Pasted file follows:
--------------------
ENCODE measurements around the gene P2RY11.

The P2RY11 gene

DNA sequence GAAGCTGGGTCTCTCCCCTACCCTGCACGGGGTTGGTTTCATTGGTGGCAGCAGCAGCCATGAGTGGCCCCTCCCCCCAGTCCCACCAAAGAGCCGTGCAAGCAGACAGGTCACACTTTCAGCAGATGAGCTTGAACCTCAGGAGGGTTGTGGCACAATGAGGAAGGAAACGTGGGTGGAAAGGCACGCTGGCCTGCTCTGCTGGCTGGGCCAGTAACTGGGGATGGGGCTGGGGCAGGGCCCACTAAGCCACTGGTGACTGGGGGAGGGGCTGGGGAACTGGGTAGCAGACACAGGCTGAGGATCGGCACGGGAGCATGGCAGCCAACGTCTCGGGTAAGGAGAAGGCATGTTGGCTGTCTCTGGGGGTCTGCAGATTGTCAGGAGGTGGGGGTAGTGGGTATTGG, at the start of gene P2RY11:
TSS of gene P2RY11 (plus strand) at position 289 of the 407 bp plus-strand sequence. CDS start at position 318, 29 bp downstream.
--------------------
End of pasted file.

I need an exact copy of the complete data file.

ENCODE measurements around the gene P2RY11.

The P2RY11 gene

DNA sequence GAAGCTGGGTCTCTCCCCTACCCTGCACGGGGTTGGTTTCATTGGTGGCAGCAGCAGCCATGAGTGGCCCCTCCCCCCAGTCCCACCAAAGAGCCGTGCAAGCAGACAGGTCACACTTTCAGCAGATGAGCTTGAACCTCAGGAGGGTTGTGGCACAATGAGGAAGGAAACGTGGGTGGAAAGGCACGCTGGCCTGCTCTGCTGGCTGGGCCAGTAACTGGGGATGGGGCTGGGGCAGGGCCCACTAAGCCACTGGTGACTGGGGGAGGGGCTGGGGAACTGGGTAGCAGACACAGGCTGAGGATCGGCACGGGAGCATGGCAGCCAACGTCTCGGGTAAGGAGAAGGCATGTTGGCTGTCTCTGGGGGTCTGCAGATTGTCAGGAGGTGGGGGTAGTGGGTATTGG, at the start of gene P2RY11:
TSS of gene P2RY11 (plus strand) at position 289 of the 407 bp plus-strand sequence. CDS start at position 318, 29 bp downstream.